File-Kentucky State Sen. Damon Thayer, R-Georgetown

Kentucky Senate Majority Floor Leader Damon Thayer, R-Georgetown, comments on Senate Bill 120, a bill relating to historic horse racing and pari-mutuel wagering, in the Senate.

(The Center Square) – Kentucky Senate Majority Floor Leader Damon Thayer and state Rep. Adam Koenig have been named as the co-chairs of a committee that will examine the tax structure on pari-mutuel wagering.

The committee was established earlier this year as the General Assembly passed legislation that allows the Kentucky Horse Racing Commission to approve and regulate historical horse racing (HHR).

HHR machines look like slot machines but instead of a random number generator, the machines use wagers on previously run races to determine winners.

During the debate on the legislation, questions were raised about the tax rate on the machines. The state’s general fund receives 1.5% of the handle – or total money wagered – after funding for thoroughbred and standardbred horse breeding development is subtracted.

Thayer, R-Georgetown, previously worked for the Breeders’ Cup and the National Thoroughbred Racing Association. Koenig, R-Erlanger, chairs the House Committee on Licensing, Occupations and Administrative Regulations, which deals with matters related to racing.

The Kentucky Equine Education Project, which promotes the horse industry in the state, said in a statement it’s prepared to work with the committee to ensure the tax structure is fair to the state and an industry that’s responsible for 60,000 direct and indirect jobs statewide.

Critics claim the state is not getting enough revenue from the gaming machines in return for letting tracks offer them at their facilities.

Jason Bailey, the executive director for the Kentucky Center for Economic Policy, told The Center Square in an email Wednesday he hopes lawmakers raise a tax rate he called “egregiously” low.

According to data from the Kentucky Horse Racing Commission, $531.8 million was bet at HHR parlors across the state in April. Of that, the tracks received $46.1 million and the state general fund received $3.7 million.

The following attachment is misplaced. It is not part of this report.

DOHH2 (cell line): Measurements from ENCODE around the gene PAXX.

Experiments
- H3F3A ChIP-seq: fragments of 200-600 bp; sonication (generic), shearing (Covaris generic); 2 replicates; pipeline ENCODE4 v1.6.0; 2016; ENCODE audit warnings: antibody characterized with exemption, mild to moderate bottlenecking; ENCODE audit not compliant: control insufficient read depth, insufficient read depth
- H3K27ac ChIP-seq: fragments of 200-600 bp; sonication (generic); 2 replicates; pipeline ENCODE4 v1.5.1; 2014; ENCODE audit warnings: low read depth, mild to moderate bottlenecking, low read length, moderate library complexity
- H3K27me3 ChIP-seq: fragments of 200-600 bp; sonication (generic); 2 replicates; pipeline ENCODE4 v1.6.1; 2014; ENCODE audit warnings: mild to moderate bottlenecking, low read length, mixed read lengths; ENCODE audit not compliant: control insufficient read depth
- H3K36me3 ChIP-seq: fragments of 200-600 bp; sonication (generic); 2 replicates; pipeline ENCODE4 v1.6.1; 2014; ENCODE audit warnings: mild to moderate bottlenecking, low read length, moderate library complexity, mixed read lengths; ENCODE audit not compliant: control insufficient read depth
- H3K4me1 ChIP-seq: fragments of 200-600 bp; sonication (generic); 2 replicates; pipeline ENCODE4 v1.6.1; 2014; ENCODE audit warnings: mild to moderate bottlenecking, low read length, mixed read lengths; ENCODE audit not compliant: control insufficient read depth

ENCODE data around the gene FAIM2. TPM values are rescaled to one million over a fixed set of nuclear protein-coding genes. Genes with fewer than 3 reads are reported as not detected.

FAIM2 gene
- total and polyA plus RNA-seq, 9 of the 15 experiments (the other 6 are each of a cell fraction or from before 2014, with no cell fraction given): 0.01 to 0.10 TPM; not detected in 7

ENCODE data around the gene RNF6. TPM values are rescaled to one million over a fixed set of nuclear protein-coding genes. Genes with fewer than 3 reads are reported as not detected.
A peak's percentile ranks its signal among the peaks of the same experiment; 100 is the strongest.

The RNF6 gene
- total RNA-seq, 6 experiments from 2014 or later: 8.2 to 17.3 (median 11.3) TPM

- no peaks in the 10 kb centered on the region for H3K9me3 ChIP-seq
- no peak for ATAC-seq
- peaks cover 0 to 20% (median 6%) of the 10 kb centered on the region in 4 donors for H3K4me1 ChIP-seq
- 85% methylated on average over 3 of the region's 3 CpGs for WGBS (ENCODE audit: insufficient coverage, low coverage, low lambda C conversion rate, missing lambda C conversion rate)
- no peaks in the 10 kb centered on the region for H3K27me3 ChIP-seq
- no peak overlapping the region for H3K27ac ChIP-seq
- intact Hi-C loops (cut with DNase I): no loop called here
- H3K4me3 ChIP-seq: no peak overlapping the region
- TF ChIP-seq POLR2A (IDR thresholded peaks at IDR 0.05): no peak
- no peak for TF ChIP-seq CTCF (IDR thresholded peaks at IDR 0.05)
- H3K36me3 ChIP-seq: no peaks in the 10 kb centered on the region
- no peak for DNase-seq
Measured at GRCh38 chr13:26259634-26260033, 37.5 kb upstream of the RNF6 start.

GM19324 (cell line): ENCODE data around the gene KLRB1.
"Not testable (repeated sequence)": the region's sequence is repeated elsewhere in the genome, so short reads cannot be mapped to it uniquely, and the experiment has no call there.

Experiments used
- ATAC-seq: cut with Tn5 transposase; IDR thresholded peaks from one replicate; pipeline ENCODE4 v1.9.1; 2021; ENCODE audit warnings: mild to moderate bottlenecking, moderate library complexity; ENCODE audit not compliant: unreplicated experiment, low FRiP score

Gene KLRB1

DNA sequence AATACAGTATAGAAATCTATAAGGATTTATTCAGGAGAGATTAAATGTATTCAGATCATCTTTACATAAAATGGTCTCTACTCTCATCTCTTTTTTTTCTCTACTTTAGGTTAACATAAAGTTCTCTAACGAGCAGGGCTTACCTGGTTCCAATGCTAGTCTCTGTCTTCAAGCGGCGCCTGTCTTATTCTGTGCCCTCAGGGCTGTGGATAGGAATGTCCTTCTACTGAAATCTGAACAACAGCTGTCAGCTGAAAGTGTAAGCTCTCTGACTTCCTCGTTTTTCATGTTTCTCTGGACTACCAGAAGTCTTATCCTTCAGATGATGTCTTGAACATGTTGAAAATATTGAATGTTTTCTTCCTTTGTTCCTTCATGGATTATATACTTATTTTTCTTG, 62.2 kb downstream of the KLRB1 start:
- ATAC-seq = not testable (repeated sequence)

That works out to about 8% of the track’s revenue. When the $4.3 million in breeding development funds are added, the total equates to 17.3%.

By comparison, the Indiana Gaming Commission reported wagering taxes of $62.9 million off revenues of $202.9 million from the state’s 10 casinos and two racinos.

Indiana taxes casinos and racinos on a graduated scale. Most casinos start with a 15% rate for adjusted gross revenues of less than $25 million and are capped at 40% for revenues higher than $600 million.

Racinos are taxed at 25% for revenues less than $100 million, 30% for the next $100 million and 35% for revenues exceeding $200 million. Racinos also deduct 12% from their gross revenues, with that money going toward breeding development funds.

Unlike Kentucky’s HHR parlors, which are located at tracks and satellite facilities, Indiana’s casinos and racinos also offer table games and slots. However, slots still generate about 85% of the revenue.

Republicans, who hold majorities in both chambers, hold eight of the 10 seats on the committee. Other members are state Sens. Julie Raque Adams, R-Louisville; Denise Harper Angel, D-Louisville; Christian McDaniel, R-Taylor Mill; and Stephen West, R-Paris. Other House members include state Reps. Jonathan Dixon, R-Corydon; Al Gentry, D-Louisville; Matthew Koch, R-Paris; and Jason Petrie, R-Elkton.